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Future Energy Challenges

All reliable examinations and analyses the last thirty years point in the same direction: The use of fossil fuels in the transport sector and the energy provision should not continue like today. The increase in greenhouse gas emissions in the same time period also gives rise to concern. In 1987, the international Brundtland Commission, led by Gro Harlem Brundtland, Prime Minister of Norway at the time, presented the report “Our common future”, the first overall and all-inclusive political analysis of the international environmental challenges. The concept “sustainable development” was launched here among other things. The report recommends the countries to change the energy consumption and to base their welfare on a sustainable development.

Introduction
All reliable examinations and analyses the last thirty years point in the same direction: The use of fossil fuels in the transport sector and the energy provision should not continue like today. The increase in greenhouse gas emissions in the same time period also gives rise to concern.


Possibilities for Norwegian players
This is very convenient for Norway. We already base the main part of our stationary power production on the renewable energy source large-scale hydropower. Besides, Norway has large related wind- and wave power resources along our long coast. The autumn 2006, The Low Emission Panel presented its analysis on how Norway best can reduce its emissions of greenhouse gases. Here the great potential that lies in increasing the utilization of bioenergy was pointed out, both for district heating plants and as raw material for bioethanol, and in exploiting the enormous wind resources far at sea in the North Sea.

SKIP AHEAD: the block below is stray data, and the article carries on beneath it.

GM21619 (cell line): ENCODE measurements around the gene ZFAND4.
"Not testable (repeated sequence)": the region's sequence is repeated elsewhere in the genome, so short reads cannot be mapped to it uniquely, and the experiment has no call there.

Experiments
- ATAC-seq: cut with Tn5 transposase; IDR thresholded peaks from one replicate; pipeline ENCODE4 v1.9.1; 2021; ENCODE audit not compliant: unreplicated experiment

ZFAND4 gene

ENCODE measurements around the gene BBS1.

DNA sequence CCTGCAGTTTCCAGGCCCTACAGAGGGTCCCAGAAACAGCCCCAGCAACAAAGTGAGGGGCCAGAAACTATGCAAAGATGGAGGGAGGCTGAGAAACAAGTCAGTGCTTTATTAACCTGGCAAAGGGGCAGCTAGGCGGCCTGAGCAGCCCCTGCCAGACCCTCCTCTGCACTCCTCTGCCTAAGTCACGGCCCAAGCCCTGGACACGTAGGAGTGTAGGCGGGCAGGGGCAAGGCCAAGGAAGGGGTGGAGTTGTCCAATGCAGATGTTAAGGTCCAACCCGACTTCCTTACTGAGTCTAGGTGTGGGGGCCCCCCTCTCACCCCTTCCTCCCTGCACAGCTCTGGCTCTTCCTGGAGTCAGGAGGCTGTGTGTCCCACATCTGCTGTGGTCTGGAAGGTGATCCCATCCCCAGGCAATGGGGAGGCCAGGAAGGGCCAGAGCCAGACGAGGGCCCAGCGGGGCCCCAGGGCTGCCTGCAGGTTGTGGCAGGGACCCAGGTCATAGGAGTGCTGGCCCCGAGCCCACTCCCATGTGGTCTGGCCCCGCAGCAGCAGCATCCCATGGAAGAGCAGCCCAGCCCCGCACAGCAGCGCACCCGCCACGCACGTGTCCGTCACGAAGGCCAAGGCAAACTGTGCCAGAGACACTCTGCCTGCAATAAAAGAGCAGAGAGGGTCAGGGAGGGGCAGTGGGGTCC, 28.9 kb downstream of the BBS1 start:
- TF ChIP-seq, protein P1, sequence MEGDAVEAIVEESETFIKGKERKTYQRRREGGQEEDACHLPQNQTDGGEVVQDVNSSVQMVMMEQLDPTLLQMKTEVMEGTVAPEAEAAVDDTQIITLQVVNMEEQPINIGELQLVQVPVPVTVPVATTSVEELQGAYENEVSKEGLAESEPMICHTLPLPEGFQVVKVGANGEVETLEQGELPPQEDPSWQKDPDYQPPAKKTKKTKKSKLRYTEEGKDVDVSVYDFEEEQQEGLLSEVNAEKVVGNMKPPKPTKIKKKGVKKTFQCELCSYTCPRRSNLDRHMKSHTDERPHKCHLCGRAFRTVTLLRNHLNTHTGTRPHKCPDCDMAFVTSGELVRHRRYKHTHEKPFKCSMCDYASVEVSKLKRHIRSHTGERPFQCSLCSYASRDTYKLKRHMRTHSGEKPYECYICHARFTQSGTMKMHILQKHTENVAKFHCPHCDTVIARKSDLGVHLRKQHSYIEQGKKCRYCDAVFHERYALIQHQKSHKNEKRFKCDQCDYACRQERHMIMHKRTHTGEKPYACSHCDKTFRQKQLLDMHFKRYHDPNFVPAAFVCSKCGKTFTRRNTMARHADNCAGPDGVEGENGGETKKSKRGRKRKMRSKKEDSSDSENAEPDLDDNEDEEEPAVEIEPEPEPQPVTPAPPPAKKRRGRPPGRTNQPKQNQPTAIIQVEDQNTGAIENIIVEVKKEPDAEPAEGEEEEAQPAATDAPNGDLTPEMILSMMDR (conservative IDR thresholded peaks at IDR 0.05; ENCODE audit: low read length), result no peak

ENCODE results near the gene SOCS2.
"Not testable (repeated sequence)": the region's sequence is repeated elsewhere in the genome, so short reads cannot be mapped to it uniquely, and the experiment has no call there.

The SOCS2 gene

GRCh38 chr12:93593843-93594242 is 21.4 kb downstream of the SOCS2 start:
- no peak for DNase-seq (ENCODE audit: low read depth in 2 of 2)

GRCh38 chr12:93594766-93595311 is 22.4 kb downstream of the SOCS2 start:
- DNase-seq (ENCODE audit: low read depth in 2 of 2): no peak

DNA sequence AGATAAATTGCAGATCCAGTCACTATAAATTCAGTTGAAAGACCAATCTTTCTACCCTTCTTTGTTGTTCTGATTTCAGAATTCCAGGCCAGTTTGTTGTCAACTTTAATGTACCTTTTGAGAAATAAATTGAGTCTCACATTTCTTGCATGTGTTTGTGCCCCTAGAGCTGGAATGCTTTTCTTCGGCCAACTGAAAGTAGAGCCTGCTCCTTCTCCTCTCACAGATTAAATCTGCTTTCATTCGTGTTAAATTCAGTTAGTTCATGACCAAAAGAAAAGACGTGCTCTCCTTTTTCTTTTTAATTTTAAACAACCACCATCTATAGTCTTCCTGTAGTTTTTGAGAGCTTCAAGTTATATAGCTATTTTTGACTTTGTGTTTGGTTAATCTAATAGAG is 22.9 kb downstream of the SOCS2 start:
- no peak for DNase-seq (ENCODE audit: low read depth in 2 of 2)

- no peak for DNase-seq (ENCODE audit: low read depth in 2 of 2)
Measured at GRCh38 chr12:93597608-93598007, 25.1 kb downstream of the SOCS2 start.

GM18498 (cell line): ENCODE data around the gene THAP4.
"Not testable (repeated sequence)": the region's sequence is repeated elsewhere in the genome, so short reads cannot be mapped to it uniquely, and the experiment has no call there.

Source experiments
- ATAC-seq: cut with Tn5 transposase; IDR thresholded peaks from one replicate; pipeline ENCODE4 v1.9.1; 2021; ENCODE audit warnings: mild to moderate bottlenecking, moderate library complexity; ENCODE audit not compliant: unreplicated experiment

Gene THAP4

Obstacles for further expansion of renewable energy
The international energy agency IEA doesn’t only point to renewable energy sources as climate-friendly measures in a future society. In the report “World Energy Outlook 2006”, they point out that it is highly likely that the consumption of fossil fuels will increase, no matter how optimistic the scenarios are. This is because the main part of the increase will come about in China and India, which will base their consumption increase mainly on coal. Therefore IEA points at the capture and depositing of CO2 as an important method to reduce the emissions of greenhouse gases. Nuclear power will also be emphasized as a significant contribution.

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